Compartmentalization is an international program developed by the World Organization for Animal Health that sets standards to allow for evaluation of an exporting country’s poultry management practices and biosecurity programs.
“Every year we look at new ways in how to do better and improve; I’m really proud of the team,” she says. “
In addition to her work at Aviagen, Hayes is also active in the broader industry. She was chair of the American College of Poultry Veterinarians (ACPV) examination
committee from 2018 to 2022, where she supported a reorganization to streamline the exam process for veterinary candidates.
She has also co-chaired the mentorship subcommittee for the American Association of Avian Pathologists (AAAP) Membership Committee and is a Professional Animal Auditor Certification Organization (PAACO)-certified welfare auditor.
As much as she loves poultry, though, Hayes’ real drive comes from her passion for people and commitment to help others coming into the industry.
“I look back on people who helped and supported me during my career and progression and what they did to go above and beyond. There are so many wonderful people in this industry,” she explains. “I’m an introvert and I started pretty shy in connecting with people. So, I would like to help future colleagues facing similar challenges, so they don’t stumble.”
She believes strongly in supporting more diversity in the industry, particularly bringing more women into management roles, and encouraging young people – especially those not from farming backgrounds – to consider careers involving poultry.
“It’s an innovative industry that offers rewarding opportunities to people with wide ranging interests, and we move quickly on new technologies and innovation,” she notes. “I look at my team members and how they’re hungry to learn and have their minds stimulated, and we will continue to innovate and do things better tomorrow.”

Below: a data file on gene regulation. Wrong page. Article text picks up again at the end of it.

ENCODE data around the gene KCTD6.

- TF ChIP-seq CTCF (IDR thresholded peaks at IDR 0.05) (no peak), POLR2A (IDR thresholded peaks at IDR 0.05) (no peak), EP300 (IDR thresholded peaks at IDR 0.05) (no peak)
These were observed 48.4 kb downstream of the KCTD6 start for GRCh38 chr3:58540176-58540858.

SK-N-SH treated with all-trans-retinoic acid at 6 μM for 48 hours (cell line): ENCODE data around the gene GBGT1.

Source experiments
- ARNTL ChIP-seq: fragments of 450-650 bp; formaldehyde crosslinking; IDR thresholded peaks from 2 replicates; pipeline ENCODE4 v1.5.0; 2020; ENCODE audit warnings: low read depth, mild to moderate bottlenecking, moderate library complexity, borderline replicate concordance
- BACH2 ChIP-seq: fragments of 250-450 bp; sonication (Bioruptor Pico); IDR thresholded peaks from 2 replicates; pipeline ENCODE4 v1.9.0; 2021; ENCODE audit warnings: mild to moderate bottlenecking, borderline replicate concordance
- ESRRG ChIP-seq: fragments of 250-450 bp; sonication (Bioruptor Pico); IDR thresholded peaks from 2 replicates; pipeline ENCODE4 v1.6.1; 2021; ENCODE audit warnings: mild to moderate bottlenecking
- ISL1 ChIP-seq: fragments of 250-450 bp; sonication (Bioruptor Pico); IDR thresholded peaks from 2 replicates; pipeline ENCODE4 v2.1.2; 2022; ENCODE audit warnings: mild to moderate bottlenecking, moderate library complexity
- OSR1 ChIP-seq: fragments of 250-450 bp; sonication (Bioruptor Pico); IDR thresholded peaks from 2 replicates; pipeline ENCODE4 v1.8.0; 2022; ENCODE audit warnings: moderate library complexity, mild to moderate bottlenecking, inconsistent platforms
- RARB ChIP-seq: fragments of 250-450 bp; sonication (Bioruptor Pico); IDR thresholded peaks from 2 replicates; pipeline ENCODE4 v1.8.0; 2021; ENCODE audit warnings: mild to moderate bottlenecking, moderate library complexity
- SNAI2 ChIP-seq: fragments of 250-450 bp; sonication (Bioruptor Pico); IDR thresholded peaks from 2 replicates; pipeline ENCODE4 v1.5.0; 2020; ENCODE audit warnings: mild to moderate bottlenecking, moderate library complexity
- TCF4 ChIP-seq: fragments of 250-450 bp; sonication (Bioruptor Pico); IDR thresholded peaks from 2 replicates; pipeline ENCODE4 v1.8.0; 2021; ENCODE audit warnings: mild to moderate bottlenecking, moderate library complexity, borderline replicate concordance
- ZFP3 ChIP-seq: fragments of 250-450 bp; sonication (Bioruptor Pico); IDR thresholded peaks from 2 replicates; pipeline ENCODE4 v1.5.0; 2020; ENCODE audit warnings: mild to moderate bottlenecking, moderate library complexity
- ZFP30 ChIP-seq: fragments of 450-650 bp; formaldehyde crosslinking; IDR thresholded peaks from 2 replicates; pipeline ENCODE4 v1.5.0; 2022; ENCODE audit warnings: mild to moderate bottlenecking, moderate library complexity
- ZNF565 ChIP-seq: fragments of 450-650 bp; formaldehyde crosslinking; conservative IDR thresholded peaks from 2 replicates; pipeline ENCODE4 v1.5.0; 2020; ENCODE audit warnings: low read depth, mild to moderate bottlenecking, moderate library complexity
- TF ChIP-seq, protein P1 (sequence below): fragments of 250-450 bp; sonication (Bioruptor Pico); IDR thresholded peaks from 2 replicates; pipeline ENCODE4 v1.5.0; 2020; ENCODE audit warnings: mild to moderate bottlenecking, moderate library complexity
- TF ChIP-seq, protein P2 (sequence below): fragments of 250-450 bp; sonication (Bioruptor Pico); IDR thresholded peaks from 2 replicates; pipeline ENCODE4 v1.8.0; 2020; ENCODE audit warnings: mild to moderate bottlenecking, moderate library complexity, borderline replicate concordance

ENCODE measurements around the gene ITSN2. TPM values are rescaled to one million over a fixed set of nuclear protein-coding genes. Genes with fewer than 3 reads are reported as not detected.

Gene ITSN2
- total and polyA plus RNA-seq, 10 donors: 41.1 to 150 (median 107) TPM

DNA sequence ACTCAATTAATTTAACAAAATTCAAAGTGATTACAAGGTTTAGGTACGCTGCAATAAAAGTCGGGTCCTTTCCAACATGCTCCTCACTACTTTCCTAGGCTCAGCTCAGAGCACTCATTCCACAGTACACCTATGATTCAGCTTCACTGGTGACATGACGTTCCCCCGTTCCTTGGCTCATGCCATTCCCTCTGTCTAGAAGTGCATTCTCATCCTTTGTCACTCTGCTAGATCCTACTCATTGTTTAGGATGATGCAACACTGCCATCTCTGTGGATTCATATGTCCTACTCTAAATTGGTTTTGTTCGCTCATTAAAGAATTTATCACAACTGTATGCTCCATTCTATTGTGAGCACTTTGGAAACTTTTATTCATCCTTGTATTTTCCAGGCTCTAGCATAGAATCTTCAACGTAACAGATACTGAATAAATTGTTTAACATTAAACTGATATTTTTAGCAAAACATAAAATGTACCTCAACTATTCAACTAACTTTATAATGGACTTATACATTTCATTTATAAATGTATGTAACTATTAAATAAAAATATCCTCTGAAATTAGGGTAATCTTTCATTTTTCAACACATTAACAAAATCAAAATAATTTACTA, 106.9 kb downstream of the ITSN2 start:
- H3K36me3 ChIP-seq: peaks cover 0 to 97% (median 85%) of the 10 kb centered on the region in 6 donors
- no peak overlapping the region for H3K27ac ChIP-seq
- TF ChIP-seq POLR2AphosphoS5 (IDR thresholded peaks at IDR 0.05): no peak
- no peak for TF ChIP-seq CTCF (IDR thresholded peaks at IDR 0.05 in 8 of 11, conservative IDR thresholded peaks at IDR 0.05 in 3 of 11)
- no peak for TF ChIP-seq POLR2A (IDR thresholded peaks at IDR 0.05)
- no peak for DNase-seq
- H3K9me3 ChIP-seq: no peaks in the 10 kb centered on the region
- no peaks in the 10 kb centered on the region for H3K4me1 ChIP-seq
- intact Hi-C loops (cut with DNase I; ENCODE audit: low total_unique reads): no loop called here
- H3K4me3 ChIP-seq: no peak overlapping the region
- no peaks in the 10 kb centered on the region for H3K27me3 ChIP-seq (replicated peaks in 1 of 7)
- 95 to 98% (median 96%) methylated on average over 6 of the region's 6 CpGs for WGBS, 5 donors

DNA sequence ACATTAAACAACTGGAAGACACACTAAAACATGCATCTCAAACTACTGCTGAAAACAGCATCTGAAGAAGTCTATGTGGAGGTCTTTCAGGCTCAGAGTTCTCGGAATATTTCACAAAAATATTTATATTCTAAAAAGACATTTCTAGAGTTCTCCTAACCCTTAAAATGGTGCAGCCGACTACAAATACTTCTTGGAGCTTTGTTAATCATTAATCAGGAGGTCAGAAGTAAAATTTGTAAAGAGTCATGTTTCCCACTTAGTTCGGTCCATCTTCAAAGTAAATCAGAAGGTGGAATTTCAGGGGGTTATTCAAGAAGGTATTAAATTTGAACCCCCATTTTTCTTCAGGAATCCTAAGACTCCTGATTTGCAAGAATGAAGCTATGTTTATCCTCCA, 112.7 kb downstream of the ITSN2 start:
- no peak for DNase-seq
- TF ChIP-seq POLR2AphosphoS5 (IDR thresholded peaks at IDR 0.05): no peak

The opportunity for the industry is endless, she adds, but only if it is able to keep evolving to deal with emerging diseases and challenges that will come with the impact changing environmental conditions can have on both animals and people. That means being forward-thinking and willing to change the status quo.
According to Hayes, not having an agriculture background didn’t keep her from pursuing a career in the industry. For her, working with animals during her undergraduate years – when that meant getting up at 3:00 a.m. to milk cows – was rewarding, as was the idea of providing food for people and sharing with others what agriculture means to the world.
In contemplating her future in the industry, her focus is very much on people and helping others achieve their goals.
“I’m at the stage in my career where it’s less about me and more about everybody else, which is very rewarding. I can take delight in seeing other people get the win and be successful,” she says. “I want to look at life going forward in whatever turn of the road is out there and think about how I can best serve those in the industry to maximize their potential – that makes me happy.”
Print this page